Joint statement on the Research & Development Tax Incentive

Don’t rip the guts out of Australian medical research commercialisation

The MTAA along with other key stakeholders has been working to highlight to Government the importance of R&D tax incentives for the MedTech industry. The proposed reforms by ‘Ferris, Finkel, Fraser’ Review of the Research & Development (R&D) Tax Incentive if adopted would have a devastating impact. MTAA has been proactively engaging with Government to highlight case studies to show the potential decline in this critical activity from members and the impact to the Australia economy.

The R&D Tax Incentive is the most critical centre-piece program in the translation of Australia’s world-class research into treatments, cures, diagnostics, medical devices and vaccines. The program has been successful in helping attract more investment in R&D and fostering a strong Australian life sciences clinical trials and R&D sector.

The changes proposed, especially the $2 million cap and the ‘intensity threshold’, will have significant, disproportionate and negative impact on the MTP sector. Only around 5.5% of research expenditure registered for the R&D Tax Incentive relates to MTP, however comments from the Report’s authors that the impact of the $2 million cap will be “slight” or that other policy measures, like the Biomedical Translation Fund, will balance out damage, fail to understand the impact likely in the sector, its broader ecosystem, or the nature of clinical trials.

Relative to other sectors, the commercialisation of MTP has longer timeframes, due to significant scientific and regulatory hurdles to reach patients and there is higher expenditure on R&D, particularly in later stage clinical trials. We understand the need for the Government to ensure that the tax incentive is sustainable during challenging budgetary conditions; however, the scheme must be viewed as a tool to encourage long-term investment in Australia that creates highly-attractive jobs, attracts clinical research and grows the local economy.

Ensuring that any redesign of the tax incentive does not act as a handbrake on this investment is imperative, so that Australia can continue to thrive as a home for some of the world’s most talented scientists and medical researchers, improve its position as a centre for high-quality R&D in medical science and receive the related spill-over benefits.

The Federal Government has recognised the potential economic benefit of innovation via the National Innovation and Science Agenda and the MTP sector through its designation as one of six industry sectors of competitive strength and strategic priority (MTPConnect). The CSIRO and MTPConnect believe the MTP sector can create a further 28,000 jobs and deliver $18 billion in added value to the Australian economy within the next ten years.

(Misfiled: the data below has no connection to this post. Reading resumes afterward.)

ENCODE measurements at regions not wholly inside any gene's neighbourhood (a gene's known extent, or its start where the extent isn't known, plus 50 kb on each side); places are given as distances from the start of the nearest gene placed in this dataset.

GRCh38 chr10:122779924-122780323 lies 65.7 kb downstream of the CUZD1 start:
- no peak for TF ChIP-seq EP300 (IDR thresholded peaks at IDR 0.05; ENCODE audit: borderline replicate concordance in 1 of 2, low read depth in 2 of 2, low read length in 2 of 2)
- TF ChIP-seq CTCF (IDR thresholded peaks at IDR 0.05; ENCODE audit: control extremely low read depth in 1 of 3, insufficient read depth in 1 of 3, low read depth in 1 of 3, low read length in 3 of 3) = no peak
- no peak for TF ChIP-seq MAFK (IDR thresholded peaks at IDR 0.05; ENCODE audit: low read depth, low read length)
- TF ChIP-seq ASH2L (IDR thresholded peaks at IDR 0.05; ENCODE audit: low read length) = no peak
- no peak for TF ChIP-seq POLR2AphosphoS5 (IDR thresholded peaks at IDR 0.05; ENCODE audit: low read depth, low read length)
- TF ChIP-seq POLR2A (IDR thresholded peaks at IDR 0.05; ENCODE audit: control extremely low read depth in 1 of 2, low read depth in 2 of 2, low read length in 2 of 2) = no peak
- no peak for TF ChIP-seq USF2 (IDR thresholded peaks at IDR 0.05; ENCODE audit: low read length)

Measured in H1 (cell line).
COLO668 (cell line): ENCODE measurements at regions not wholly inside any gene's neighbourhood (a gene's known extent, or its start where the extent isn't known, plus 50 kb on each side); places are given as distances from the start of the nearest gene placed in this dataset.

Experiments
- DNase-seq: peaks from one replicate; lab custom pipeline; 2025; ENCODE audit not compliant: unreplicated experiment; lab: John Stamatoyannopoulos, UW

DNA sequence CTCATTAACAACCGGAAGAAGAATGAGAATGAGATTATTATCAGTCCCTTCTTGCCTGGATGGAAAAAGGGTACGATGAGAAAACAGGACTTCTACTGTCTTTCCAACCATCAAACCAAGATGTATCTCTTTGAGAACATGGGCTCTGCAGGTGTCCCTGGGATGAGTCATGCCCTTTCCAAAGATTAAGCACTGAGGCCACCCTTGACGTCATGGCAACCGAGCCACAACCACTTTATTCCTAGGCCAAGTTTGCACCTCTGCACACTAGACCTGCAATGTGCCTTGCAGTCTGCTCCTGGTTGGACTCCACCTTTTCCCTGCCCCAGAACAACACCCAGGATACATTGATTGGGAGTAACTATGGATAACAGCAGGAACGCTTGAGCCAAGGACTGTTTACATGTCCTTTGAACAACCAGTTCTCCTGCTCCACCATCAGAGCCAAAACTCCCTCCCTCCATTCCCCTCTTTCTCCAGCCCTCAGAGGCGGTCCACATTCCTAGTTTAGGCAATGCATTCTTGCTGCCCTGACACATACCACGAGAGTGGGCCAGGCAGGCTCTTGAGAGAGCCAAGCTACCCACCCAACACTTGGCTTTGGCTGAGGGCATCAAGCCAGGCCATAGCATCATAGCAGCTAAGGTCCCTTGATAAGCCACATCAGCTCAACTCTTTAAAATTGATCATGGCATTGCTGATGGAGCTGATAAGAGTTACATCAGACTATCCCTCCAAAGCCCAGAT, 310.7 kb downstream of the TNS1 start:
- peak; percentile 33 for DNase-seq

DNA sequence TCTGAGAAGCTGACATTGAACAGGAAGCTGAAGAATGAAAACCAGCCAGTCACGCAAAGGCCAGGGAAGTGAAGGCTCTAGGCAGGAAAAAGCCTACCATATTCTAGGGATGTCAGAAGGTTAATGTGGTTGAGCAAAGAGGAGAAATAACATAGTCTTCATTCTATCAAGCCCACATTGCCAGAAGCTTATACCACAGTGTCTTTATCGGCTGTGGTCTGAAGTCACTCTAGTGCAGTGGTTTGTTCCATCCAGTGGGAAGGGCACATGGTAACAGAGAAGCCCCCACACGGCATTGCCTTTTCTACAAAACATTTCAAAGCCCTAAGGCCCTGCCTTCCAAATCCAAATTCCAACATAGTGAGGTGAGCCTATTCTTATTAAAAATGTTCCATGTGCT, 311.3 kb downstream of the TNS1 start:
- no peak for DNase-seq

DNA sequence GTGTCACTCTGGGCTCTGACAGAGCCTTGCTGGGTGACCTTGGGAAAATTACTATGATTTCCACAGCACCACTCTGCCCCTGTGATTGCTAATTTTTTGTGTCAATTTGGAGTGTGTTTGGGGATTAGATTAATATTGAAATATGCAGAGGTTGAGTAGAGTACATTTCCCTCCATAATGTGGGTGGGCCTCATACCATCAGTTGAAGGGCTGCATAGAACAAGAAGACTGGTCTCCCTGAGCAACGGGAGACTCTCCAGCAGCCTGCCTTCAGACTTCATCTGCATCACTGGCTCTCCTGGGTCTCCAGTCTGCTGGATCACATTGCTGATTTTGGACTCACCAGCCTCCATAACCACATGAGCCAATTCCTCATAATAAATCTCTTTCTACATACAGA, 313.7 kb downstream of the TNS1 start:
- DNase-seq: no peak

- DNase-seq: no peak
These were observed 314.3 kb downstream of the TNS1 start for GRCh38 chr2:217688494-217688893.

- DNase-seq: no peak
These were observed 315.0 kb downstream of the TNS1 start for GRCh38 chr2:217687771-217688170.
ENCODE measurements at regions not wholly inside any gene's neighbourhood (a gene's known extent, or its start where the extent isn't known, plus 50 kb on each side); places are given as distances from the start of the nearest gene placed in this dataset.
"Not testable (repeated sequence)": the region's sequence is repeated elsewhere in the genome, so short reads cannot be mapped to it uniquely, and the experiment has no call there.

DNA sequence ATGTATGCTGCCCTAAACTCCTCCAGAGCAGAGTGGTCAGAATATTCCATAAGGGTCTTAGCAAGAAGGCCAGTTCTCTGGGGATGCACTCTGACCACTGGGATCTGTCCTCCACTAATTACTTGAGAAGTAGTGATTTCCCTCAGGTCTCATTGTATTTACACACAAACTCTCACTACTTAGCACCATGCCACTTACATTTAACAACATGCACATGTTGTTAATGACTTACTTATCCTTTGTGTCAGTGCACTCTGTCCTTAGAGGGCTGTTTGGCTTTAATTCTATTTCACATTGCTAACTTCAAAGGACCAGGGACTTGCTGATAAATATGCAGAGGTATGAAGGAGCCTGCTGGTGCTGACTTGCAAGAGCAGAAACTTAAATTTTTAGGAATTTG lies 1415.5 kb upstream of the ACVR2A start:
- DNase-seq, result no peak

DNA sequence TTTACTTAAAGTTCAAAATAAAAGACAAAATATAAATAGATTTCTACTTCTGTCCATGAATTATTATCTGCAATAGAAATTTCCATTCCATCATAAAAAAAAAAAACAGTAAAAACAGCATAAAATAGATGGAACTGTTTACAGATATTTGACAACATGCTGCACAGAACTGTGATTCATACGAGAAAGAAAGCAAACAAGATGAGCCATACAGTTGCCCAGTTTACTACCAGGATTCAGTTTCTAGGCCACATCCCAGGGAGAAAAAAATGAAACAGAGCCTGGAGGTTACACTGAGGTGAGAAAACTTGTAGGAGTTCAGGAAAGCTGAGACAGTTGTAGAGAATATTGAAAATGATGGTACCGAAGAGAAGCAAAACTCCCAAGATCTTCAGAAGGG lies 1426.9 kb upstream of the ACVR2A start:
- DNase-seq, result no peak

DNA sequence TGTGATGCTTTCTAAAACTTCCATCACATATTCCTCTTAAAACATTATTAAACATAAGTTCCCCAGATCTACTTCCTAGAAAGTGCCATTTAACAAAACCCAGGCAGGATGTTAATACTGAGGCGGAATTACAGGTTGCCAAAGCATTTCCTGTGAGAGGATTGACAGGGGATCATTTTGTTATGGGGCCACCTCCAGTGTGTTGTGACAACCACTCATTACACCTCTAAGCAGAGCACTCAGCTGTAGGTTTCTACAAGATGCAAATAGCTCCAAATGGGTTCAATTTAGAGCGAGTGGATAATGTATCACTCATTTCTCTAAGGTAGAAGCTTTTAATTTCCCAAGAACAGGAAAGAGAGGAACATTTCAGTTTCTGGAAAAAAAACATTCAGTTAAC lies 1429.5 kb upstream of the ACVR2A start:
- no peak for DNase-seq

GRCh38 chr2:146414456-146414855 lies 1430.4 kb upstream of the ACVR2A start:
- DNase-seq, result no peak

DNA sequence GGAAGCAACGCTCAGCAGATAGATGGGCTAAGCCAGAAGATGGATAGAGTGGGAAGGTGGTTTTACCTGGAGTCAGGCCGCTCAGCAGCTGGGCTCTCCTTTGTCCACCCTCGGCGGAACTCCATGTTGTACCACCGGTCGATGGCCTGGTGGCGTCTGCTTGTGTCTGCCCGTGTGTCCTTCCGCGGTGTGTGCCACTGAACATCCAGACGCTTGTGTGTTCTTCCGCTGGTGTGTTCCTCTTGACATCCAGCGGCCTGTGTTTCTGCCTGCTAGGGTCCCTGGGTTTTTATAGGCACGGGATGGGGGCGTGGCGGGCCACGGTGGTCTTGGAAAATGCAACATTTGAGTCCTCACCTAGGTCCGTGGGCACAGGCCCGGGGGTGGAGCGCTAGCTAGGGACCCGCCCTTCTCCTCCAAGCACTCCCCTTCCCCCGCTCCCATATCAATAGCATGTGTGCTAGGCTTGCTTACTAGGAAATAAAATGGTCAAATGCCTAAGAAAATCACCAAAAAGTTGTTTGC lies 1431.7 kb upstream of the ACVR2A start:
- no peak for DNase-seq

According to the 2017 AusBiotech CEO Industry Position Survey of 46 member companies implementing a $2 million cap will impact the ability to employ staff for 58% of companies, while 45% of companies will be have a reduced capacity to employ STEM graduates, 81% will be affected in their capacity to attract investment and 75% will be less able to compete globally. Companies were on average able to leverage the non-dilutive capital provided by the R&D Tax Incentive at $8 for every dollar spent.

In results from BioMelbourne Network survey of 32 member companies in late 2016: 45% indicated that their R&D Tax Incentive refund would be over $2 million in 2015/16. 77% would undertake less R&D activity, 71% would decrease their clinical trial activity, 74% would reduce late stage research programs in Australia. More than half (52%) said they would move R&D activity offshore, 48% would reduce the level of collaboration with research organisations. More than one third of companies would incur direct job losses (38% surveyed), resulting in reduction of the workforce estimated to be between 10 - 25% and 85% of companies said that the $2 million cap would decrease their current or future outsourced R&D jobs to the wider sector.

A 2016 study of 41 biotechnology companies by the University of Sydney found that 78% viewed the R&D Tax Incentive is either important or very important to the decision for their firm to undertake research and development in Australia and 61% of firm managers said their firm would change their R&D investment strategy if the government were to further modify the R&D Tax Incentive.

Clinical trials give early access to new treatments for Australians and have a pivotal role to play in the economy of the future, which will strongly rely on innovative jobs, exports and productivity. Clinical trials bolster the economy and are already supporting its transition from a post-mining boom. Beyond the economic benefit to Australia, R&D in the life sciences can develop therapies, cures, medical devices and diagnostics for patients around the world.

The MTP sector does not support the proposed changes as a package, most notably the proposed $2 million cap and the ‘intensity threshold’. It is a firm belief that this effort to limit or divert the R&D Tax Incentive will damage the country’s hard-won momentum in life sciences, especially the stimulation of the clinical trials environment which we are fighting hard to keep.

Read the full joint media release here